But there will be upgrades, like the additional work stations in the Wrigley Field clubhouse. Where last year the Cubs processed video of all National League games, this season they will feed in every game in the majors.
The bill for the actual Opening Day roster should come in under 90 million (though the actual major-league payroll figures to be over 110 million, in part because of the money owed to Carlos Zambrano, Carlos Pena and Carlos Silva).
The fans waiting for a big splash last winter didnt get one. But there are many ways to divide an overall budget for baseball operations, including manpower and technology.
Were in the process of revamping what we do video-wise, general manager Jed Hoyer said, and making sure we get a lot more major-league (and) minor-league video. Now we have a staff that can sort of handle that and process it.
(If) we start talking about payrollthis probably was the smallest front office in baseball and weve really done a lot to try to increase staffing. Some of thats initial investment and over time that will go away. But we did feel like things like game preparation was something we had to spend the money to really get up to speed.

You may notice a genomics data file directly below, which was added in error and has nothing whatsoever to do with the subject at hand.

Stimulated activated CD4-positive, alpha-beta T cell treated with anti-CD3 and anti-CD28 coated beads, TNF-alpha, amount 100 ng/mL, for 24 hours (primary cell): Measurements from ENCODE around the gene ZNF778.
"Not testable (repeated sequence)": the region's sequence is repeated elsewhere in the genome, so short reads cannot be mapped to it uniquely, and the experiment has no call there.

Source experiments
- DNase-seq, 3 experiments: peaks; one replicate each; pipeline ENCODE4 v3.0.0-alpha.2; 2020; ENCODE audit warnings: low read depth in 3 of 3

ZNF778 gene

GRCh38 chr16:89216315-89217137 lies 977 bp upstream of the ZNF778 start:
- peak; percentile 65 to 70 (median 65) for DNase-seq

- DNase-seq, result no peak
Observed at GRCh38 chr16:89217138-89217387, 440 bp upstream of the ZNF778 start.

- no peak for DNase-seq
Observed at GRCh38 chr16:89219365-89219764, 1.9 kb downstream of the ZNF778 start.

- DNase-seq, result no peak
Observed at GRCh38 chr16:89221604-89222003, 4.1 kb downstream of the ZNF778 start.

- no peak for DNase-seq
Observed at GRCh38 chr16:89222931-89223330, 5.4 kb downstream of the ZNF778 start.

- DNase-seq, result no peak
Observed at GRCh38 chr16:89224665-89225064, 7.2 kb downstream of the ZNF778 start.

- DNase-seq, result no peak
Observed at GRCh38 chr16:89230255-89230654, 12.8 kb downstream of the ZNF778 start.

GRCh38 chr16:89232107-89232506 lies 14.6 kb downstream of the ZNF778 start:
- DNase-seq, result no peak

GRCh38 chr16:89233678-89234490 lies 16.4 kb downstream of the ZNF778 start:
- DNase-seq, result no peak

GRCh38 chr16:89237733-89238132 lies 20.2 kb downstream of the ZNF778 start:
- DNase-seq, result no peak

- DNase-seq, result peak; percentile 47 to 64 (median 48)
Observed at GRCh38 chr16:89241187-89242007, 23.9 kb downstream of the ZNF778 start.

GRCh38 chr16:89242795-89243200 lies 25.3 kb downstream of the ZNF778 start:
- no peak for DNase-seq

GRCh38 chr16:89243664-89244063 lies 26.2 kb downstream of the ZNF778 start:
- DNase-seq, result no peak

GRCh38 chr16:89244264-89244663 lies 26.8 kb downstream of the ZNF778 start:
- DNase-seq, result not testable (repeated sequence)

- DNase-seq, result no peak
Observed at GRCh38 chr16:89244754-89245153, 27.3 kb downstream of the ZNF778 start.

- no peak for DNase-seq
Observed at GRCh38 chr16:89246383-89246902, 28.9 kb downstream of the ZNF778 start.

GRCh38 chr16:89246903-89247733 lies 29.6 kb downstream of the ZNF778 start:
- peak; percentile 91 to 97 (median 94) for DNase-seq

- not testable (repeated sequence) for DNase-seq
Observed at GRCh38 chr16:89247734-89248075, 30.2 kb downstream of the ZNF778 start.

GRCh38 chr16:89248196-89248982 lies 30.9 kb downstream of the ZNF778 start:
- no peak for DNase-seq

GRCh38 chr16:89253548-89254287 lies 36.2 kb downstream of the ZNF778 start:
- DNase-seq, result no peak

The Cubs have distributed video cameras to their amateur and international scouts to use each time they go to a game. So they will now be juggling a radar gun, a scouting report and a video camera, all of which can be rolled into the new Bloomberg computer system.
We have this progression of film, said Jason McLeod, the senior vice president of scouting and player development. We can see if anythings changed. We just keep adding onto it. Its all part of like the history of the player.
We can see if youre struggling: Well, look, now hes holding his hand down here and hes striding open. He wasnt doing that earlier in the year, because we have that footage (when) he was up here and he was closed off.
We can see everything. Its just another tool to get added information.
Dale Sveum does not look like a computer geek. He rides motorcycles and has tattoos on his arms and stubble across his face.